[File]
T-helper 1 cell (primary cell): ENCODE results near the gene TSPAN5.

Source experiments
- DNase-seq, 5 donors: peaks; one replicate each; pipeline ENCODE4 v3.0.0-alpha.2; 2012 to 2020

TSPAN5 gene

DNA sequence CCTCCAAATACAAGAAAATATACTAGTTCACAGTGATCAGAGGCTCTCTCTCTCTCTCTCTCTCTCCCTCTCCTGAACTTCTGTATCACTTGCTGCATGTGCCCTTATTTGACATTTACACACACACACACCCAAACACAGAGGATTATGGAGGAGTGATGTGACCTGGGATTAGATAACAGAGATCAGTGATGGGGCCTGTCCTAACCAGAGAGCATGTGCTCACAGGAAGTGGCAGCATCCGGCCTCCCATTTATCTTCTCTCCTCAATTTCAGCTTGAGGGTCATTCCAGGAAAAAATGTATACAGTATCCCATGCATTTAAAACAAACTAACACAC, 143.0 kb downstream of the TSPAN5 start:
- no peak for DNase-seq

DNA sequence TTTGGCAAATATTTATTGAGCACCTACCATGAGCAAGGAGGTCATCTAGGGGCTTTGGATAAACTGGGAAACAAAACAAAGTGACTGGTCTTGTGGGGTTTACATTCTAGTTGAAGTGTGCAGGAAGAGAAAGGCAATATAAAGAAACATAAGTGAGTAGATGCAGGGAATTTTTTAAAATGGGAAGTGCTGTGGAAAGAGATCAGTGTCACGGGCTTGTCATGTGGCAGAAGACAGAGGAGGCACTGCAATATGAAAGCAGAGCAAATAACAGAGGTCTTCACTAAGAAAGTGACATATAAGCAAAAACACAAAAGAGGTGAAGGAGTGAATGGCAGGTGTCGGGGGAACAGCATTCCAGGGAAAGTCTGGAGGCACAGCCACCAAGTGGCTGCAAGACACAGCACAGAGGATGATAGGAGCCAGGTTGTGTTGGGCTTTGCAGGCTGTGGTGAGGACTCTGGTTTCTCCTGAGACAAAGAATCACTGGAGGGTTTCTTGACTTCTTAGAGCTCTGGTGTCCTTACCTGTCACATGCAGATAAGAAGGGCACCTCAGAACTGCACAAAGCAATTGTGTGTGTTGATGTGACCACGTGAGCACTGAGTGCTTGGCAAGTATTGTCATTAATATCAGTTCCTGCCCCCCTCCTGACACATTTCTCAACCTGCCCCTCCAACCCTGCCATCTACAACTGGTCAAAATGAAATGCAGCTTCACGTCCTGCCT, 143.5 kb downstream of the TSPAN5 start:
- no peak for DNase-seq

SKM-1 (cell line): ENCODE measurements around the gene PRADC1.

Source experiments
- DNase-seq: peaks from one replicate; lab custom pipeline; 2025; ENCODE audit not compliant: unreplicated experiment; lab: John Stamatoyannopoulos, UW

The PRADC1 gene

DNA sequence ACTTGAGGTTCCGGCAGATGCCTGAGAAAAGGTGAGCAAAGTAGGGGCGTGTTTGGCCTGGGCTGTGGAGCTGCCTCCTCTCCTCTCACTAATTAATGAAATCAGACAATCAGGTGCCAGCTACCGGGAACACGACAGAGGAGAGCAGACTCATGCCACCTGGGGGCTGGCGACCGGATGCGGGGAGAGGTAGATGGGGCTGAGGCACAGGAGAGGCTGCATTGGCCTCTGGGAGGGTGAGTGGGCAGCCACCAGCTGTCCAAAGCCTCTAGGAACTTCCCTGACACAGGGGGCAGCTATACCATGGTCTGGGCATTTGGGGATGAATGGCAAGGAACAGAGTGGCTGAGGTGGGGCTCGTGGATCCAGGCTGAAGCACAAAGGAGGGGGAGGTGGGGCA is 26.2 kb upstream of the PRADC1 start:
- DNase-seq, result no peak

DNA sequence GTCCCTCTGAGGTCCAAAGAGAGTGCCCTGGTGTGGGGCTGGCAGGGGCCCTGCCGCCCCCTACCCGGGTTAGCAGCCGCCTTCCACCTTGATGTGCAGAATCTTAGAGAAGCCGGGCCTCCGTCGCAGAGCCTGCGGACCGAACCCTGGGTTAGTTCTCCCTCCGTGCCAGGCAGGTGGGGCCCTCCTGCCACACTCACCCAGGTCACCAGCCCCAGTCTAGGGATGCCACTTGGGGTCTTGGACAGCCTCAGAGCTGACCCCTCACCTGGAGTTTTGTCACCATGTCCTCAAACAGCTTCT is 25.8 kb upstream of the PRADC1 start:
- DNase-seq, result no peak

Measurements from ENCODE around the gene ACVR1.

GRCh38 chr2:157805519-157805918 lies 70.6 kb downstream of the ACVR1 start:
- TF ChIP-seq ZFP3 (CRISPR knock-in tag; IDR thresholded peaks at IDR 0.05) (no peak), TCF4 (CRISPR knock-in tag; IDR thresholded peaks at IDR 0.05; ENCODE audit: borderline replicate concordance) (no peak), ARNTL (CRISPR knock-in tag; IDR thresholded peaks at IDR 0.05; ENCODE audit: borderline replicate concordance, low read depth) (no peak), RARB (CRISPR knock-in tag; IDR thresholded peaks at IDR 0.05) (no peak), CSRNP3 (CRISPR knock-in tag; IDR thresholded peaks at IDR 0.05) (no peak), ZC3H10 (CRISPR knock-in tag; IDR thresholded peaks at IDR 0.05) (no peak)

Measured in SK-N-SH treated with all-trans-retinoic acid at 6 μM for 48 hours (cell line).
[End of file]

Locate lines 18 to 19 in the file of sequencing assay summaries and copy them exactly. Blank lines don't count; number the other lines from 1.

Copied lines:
GRCh38 chr2:157805519-157805918 lies 70.6 kb downstream of the ACVR1 start:
- TF ChIP-seq ZFP3 (CRISPR knock-in tag; IDR thresholded peaks at IDR 0.05) (no peak), TCF4 (CRISPR knock-in tag; IDR thresholded peaks at IDR 0.05; ENCODE audit: borderline replicate concordance) (no peak), ARNTL (CRISPR knock-in tag; IDR thresholded peaks at IDR 0.05; ENCODE audit: borderline replicate concordance, low read depth) (no peak), RARB (CRISPR knock-in tag; IDR thresholded peaks at IDR 0.05) (no peak), CSRNP3 (CRISPR knock-in tag; IDR thresholded peaks at IDR 0.05) (no peak), ZC3H10 (CRISPR knock-in tag; IDR thresholded peaks at IDR 0.05) (no peak)